For any parent, the wellbeing of a child is often top-of-mind when contemplating divorce. In fact, fearing the negative impact that a divorce may have on a child, some parents sacrifice their own happiness and stay in unfulfilling marriages much longer than they should. Yes, divorce can be difficult for children to adjust to and understand. However, a child is very likely to suffer lasting emotional and mental damage in cases where he or she grows up in a home filled with tension and resentment.
For Illinois parents who plan to divorce, many have questions and concerns about child custody and child support. Whether parents are able to come to an agreement about child custody matters on their own or must turn to the courts, once a custody order is established, matters related to child support must be addressed.
Raising a child is not only a big responsibility, but also comes with many big expenses. According to estimates by the U.S. Department of Agriculture, for a child born in 2013, parents can expect to spend an average of roughly $245,340 until he or she reaches age 18. In cases where a parent plans to assist a child in purchasing a car or with college expenses, those costs increase exponentially.
For divorced parents living on a single-income, affording costs associated with providing for a child's basic necessities can be challenging. Add in expenses related to a child's medical and dental needs, and a single parent is likely to experience financial hardships. For these reasons, it's important that divorced parents explore child support options.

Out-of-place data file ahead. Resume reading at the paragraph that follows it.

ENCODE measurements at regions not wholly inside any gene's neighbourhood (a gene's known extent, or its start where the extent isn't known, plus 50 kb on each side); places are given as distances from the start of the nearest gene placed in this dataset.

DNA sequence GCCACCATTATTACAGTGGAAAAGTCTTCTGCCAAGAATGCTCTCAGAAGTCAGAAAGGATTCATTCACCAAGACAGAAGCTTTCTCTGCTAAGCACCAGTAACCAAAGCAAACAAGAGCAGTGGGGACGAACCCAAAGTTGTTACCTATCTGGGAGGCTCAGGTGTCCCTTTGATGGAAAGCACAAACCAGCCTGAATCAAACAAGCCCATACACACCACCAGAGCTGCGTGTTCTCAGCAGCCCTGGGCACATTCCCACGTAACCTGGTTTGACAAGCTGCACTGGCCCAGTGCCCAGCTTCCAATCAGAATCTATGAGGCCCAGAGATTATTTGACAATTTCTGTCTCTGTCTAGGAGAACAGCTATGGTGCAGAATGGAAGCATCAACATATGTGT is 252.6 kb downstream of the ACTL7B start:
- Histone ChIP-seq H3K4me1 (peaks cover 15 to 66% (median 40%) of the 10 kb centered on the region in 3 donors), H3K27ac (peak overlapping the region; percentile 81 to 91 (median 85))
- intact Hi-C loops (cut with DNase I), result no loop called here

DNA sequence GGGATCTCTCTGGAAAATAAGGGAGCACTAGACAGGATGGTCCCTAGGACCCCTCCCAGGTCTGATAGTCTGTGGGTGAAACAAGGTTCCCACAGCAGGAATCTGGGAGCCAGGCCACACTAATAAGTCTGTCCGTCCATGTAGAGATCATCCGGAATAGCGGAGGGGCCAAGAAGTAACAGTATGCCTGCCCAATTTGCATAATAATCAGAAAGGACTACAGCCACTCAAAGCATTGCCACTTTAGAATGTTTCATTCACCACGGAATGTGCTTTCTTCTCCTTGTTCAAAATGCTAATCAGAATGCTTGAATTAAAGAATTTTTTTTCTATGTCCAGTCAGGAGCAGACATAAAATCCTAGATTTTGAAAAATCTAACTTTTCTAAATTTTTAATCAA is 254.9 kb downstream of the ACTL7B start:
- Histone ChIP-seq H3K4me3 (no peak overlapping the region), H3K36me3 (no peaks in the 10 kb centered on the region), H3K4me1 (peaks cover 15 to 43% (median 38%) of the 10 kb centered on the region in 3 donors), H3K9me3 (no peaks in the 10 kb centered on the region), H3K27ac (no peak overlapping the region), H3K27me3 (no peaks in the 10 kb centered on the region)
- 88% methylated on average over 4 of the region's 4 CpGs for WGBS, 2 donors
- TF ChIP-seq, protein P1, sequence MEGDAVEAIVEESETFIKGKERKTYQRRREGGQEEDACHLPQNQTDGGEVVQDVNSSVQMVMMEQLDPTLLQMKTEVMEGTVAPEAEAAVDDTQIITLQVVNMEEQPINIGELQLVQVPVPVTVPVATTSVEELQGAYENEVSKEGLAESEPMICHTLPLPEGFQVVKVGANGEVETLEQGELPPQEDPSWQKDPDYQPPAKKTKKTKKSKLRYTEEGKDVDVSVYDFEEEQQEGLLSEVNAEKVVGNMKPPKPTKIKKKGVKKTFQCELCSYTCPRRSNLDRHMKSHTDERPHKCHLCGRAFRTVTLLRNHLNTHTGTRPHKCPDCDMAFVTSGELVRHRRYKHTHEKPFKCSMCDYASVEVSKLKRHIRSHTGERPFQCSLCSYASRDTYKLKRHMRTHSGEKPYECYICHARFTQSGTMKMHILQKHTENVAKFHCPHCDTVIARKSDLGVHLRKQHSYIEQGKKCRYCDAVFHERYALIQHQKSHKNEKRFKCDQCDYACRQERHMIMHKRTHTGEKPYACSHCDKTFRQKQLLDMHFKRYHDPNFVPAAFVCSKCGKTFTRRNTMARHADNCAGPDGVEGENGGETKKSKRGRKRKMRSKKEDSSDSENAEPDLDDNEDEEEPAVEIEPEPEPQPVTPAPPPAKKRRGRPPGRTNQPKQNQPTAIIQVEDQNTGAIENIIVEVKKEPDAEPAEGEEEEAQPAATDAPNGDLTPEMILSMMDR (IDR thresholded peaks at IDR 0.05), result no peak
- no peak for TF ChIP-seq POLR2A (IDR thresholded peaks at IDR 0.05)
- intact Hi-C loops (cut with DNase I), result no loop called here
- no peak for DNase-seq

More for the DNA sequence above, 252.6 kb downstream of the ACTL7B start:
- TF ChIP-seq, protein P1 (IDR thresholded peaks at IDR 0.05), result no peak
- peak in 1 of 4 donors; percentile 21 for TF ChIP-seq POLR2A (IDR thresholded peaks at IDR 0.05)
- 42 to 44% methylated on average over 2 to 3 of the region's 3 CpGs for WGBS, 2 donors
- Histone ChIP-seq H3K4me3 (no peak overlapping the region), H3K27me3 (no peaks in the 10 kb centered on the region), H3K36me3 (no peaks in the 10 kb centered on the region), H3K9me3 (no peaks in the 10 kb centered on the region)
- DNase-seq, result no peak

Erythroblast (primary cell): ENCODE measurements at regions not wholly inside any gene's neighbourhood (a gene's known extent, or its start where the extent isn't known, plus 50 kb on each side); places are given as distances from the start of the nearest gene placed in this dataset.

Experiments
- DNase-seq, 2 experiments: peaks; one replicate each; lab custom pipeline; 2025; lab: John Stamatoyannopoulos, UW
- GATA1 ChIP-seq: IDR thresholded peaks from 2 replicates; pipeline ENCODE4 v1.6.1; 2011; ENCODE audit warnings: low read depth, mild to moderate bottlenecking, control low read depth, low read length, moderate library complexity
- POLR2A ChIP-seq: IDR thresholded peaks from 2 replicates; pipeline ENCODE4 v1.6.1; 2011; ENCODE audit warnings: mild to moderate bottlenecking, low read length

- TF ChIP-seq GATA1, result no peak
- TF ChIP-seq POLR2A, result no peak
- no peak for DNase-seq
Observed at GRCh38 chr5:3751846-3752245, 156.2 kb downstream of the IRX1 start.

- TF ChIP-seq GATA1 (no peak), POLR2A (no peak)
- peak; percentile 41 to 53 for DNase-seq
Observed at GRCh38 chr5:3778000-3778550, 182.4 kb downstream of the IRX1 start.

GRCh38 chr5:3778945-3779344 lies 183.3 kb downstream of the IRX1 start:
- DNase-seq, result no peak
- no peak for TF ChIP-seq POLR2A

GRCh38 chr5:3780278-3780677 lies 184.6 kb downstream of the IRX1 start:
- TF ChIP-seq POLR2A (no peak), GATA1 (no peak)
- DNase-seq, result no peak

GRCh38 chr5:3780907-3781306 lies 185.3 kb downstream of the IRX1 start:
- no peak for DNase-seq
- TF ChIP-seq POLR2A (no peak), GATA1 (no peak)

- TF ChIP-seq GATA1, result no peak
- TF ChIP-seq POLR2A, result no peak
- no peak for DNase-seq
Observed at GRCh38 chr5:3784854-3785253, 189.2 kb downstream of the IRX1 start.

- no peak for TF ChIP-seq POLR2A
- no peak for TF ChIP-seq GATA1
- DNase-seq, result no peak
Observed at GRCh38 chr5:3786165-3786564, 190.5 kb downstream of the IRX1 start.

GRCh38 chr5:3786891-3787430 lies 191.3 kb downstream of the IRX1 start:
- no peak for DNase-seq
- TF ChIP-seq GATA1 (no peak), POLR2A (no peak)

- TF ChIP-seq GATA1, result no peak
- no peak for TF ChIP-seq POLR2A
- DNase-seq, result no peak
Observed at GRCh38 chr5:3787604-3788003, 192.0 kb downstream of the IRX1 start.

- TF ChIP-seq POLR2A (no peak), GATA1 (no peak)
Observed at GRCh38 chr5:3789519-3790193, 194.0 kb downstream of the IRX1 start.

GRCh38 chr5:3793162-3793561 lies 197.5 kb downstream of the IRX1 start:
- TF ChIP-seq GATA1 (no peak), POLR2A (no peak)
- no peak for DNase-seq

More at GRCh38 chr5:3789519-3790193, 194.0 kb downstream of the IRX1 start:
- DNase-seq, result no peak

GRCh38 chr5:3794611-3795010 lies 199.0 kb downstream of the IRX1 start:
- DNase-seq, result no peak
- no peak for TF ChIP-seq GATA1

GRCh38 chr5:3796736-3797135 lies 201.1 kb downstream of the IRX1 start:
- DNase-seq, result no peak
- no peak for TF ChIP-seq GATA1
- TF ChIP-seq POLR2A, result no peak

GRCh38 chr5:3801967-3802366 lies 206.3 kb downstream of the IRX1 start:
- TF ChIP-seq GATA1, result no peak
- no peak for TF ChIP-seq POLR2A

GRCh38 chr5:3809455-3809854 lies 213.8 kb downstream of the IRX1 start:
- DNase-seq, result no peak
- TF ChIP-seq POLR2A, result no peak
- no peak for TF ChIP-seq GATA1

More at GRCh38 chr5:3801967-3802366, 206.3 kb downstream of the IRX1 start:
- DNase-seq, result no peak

In Illinois, child support is typically granted to the custodial parent and follows a basic formula based upon a paying parent's net income. For example, a non-custodial parent supporting one child can expect to pay 20 percent of his or her net monthly income in child support. For two children, the amount increases to 28 percent and for six or more children, tops out at 50 percent.
Every child has the right to receive financial support from both parents. Parents who are facing issues related to child support may benefit from the advice and assistance of an attorney who specializes in child support enforcement and modification.
Source: FindLaw.com, "Illinois Child Support Guidelines," April 16, 2015